Ever wonder what goes on at the Lab? From a World War I Army base to a world-renowned center of high-tech research, see how the Lab and our science have evolved to meet the challenges of the 21st Century in this exciting 3-minute video:
Learn even more about the diversity of our research in the stories below – from renewable energy research to why chocolate tastes so good — Science happens at Brookhaven National Laboratory!
The Interdisciplinary Science Building (ISB), BNL's recently opened hub for energy research, will provide customized laboratories for multidisciplinary research teams working to tackle the nation's most pressing energy and environmental challenges. Scientists will engineer and optimize materials with the goal of developing breakthrough technologies for batteries, biofuels, and solar panels.
The 87,700 square foot building contains offices, 60 standard laboratories, and 4 specialty labs with unique features. The labs include a humidity-controlled dry room, where researchers can safely assemble and test new lithium-ion batteries, and two ultra-low vibration laboratories housing the new Mirage Spectroscopic Imaging Scanning Tunneling Microscope used to explore materials' electronic structure at the atomic scale. A lab customized for molecular beam epitaxy (MBE), a process researchers use to fabricate new materials a single atomic layer at a time, is connected directly to one of the ultra-low vibration labs via a vacuum-locked system. This allows scientists to transport MBE-created samples directly to the microscope without exposing them to air, which can diminish sought-after properties.
Sustainable design and energy efficiency influenced construction of the ISB. Compared to benchmark studies, the ISB design reduces use of potable water by 55 percent and energy consumption by 37 percent, contributing toward an overall cost savings of 29 percent.
In addition to energy-cost-saving strategies such as heat recovery, and high-efficiency lighting systems and laboratory equipment, the sustainable LEED-designed facility was built with certified environmentally-sustainable wood, recycled materials, and materials from vendors within the region to reduce the building's overall carbon footprint by minimizing the distance materials traveled to the site.
The total cost for the project was $66.8 million, most of which was provided by the U.S. Department of Energy's Office of Science. The Lab also received an initial investment of $18.6 million in 2009 from the American Recovery and Reinvestment Act that accelerated construction of the facility.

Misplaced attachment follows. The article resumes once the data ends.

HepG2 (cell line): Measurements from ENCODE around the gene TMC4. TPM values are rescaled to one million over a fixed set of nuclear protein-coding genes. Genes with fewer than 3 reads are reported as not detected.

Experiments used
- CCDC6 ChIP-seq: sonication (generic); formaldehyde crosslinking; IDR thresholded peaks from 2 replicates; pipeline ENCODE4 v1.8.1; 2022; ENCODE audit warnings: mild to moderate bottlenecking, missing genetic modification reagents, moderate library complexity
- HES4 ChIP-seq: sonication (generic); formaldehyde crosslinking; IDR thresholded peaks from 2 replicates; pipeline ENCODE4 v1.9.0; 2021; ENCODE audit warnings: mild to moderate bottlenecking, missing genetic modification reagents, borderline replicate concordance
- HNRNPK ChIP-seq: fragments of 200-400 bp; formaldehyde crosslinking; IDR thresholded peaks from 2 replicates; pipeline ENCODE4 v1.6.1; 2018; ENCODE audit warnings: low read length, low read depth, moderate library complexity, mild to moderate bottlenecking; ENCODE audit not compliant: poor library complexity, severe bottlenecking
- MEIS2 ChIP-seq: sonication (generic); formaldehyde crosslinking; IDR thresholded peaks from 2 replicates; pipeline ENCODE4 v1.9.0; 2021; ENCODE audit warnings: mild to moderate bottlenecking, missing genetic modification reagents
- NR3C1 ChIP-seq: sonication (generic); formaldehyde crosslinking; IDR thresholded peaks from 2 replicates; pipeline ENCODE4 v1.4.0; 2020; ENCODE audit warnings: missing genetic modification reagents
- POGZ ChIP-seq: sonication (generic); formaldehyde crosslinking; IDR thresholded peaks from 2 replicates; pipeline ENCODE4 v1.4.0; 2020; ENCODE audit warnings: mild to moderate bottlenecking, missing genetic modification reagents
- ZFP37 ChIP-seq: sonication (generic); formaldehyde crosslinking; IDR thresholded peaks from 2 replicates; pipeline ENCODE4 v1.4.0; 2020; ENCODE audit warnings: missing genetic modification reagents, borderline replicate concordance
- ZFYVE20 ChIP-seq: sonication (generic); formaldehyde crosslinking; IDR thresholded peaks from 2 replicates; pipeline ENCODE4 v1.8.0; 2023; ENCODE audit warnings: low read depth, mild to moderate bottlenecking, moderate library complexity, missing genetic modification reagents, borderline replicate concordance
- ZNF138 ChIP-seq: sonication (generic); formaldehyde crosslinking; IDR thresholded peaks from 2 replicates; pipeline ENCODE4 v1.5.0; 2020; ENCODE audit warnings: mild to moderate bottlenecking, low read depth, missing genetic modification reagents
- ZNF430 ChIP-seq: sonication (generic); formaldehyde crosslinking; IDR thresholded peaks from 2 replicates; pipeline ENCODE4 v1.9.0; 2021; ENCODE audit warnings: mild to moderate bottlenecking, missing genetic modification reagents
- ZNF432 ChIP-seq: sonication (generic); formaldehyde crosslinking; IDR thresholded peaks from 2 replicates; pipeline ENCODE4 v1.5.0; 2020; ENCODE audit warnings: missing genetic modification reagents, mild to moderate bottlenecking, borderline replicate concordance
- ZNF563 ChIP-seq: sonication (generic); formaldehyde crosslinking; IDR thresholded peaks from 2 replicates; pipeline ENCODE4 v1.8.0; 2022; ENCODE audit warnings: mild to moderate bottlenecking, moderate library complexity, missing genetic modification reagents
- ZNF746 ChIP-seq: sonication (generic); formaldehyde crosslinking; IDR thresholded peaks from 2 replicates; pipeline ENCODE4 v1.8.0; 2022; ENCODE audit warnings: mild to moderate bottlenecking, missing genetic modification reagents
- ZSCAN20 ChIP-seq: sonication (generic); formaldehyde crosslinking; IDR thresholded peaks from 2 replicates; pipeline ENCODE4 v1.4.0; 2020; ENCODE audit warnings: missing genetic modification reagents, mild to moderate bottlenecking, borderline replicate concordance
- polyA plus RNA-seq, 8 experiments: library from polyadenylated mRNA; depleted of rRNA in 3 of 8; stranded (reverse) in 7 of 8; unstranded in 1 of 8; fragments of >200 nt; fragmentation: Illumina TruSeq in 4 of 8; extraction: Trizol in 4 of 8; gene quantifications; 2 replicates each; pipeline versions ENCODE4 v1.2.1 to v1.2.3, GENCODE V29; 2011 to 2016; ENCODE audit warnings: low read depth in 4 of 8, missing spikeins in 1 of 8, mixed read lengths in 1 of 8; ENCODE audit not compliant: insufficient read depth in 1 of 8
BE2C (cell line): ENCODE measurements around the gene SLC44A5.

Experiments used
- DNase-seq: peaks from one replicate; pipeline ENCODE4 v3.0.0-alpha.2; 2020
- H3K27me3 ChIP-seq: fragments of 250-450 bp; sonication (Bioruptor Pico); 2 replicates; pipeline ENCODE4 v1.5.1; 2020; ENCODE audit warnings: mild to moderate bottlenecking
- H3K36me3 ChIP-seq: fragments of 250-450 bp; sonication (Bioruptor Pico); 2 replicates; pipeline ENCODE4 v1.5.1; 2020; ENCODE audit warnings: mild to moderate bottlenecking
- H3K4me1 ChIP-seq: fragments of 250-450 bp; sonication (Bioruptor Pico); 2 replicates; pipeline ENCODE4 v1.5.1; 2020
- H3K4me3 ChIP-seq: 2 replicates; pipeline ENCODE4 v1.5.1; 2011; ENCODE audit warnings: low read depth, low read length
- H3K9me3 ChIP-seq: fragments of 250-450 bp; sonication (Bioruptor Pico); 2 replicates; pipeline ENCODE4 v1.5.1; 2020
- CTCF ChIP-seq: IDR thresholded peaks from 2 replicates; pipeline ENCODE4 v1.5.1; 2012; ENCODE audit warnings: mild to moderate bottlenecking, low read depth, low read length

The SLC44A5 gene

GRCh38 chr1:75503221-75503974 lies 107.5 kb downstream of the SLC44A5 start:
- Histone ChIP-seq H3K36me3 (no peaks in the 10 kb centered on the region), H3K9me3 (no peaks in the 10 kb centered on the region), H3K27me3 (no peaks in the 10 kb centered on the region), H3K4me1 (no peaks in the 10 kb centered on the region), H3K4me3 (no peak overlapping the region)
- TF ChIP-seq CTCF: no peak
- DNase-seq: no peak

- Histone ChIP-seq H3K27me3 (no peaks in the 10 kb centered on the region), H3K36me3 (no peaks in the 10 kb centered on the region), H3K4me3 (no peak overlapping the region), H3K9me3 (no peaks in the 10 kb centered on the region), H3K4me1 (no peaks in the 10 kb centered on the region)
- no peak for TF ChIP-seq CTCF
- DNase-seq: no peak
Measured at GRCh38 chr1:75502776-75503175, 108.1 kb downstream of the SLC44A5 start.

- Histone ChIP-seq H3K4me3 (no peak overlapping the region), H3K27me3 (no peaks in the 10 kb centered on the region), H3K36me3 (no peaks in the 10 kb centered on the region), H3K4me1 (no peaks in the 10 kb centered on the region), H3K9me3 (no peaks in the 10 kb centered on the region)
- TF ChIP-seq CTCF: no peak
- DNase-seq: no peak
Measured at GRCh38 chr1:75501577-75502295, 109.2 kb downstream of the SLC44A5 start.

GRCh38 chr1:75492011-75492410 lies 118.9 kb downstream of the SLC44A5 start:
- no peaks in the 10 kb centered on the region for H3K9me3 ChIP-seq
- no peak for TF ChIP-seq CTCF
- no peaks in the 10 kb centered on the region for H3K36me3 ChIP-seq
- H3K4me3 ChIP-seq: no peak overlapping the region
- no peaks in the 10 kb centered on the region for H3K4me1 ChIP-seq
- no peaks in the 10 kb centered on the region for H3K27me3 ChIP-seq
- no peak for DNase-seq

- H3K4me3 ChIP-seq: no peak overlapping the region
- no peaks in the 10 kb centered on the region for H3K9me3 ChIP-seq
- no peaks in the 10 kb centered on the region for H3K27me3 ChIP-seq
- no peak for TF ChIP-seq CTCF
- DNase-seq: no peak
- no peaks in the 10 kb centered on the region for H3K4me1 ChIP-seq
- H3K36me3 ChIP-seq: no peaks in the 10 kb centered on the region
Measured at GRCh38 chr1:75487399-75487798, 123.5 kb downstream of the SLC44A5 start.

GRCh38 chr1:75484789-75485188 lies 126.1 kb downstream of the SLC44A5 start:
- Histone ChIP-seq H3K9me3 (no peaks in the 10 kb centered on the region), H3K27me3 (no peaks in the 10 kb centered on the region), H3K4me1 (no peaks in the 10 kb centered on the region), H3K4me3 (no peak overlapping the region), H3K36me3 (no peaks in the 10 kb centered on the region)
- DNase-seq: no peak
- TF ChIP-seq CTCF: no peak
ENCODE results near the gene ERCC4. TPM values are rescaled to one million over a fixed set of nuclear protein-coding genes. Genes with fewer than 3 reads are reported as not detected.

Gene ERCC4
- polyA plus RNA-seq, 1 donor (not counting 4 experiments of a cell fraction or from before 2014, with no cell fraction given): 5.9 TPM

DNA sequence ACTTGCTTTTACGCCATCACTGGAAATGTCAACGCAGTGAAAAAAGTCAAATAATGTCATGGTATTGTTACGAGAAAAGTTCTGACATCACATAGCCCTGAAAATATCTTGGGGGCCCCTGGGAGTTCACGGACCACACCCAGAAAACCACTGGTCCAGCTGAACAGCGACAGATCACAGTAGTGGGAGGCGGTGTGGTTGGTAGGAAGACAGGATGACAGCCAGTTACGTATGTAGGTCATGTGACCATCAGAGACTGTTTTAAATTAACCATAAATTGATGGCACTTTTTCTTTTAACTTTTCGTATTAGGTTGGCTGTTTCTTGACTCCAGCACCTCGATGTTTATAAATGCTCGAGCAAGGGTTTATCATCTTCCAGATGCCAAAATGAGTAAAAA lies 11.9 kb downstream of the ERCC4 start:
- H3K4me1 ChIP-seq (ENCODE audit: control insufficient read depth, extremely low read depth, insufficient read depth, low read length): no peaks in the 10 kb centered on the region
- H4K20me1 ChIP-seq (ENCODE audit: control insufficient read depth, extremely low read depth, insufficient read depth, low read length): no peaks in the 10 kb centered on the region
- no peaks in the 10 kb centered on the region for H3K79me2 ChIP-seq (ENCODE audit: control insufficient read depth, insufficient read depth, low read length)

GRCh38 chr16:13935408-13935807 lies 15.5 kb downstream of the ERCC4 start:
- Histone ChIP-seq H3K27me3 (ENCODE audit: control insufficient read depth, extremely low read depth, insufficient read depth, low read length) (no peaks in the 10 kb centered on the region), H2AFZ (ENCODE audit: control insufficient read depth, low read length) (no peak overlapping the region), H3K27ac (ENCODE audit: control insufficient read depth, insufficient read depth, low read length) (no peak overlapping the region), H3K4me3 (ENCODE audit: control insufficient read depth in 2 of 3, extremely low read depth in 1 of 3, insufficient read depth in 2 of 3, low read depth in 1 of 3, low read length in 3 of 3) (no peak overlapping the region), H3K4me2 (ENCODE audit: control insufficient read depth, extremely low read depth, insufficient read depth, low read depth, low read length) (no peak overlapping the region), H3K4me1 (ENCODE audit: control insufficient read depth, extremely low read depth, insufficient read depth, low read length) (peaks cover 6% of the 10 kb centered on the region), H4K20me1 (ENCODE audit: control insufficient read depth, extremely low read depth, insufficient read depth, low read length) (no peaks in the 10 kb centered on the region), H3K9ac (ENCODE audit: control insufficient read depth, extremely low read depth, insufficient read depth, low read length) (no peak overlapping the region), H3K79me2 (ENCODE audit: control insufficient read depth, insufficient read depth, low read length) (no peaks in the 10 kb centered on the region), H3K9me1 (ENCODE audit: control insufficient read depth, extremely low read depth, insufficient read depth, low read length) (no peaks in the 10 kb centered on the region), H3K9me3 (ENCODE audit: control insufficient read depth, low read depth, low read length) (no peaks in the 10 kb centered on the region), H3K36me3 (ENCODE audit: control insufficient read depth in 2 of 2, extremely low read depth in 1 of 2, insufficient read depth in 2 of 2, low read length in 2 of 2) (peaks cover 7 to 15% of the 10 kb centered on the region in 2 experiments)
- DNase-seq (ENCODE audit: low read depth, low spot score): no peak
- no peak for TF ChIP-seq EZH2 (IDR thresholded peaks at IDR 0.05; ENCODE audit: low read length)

X-ray diffraction patterns reveal the orientation of fat crystals. The distribution and directionality of these crystal nanostructures affects the flavor and texture of foods.
Researchers at Brookhaven are using the National Synchrotron Light Source (NSLS) to categorize the many facets of fat crystals. They've learned that the distribution and directionality of these crystal nanostructures affects the flavor and texture of foods.
From butter in croissants to cocoa solids in chocolate, edible fats pack a flavor punch that delights like no other macronutrient we consume. Fats are the most energy dense macronutrients, providing more than twice as many kilocalories per gram as proteins or carbohydrates, which may be the reason we've developed a taste for them. Fats are an efficient method of fueling a surviving species, but what gives them their oh-so-delicious disposition?
As explained in a review paper by NSLS user Alejandro Marangoni, published in Soft Matter, fats are made up of fractal-like crystalline structures, which give rise to properties such as flavor, texture, meltability, and mouthfeel. For example, six different forms of crystal structure have been identified for cocoa butter. But only one form will turn out chocolate that tastes and feels good to eat.
Marangoni and his collaborators used x-ray diffraction at NSLS to study their complex arrangements. "We can witness a very diverse assortment of crystal habits – spherulites, needle-like crystals, microplatelets, disordered crystal aggregates, spherical crystal aggregates, fractal-like aggregates, and even some morphologies that defy proper description. Despite the wide variety of crystal morphologies, they all share some common attributes: (1) the structures are awe-inspiringly beautiful when viewed under a polarized light microscope and (2) the crystalline mass in a network of these crystals is distributed in a fractal fashion."
The discovery and characterization of these nanoplatelets adds to the knowledge upon which the food industry bases its design and engineering of food materials. Understanding how the physical chemistry of fats affects the way foods taste and feel could also potentially be useful when trying to curb the excessive consumption of fat-rich foods.
You can receive each month's issue of LabLink by email. If you're not already subscribed, you may subscribe here.
*The events above are free and open to the public. Visitors 16 and over must bring a photo ID for access to BNL events.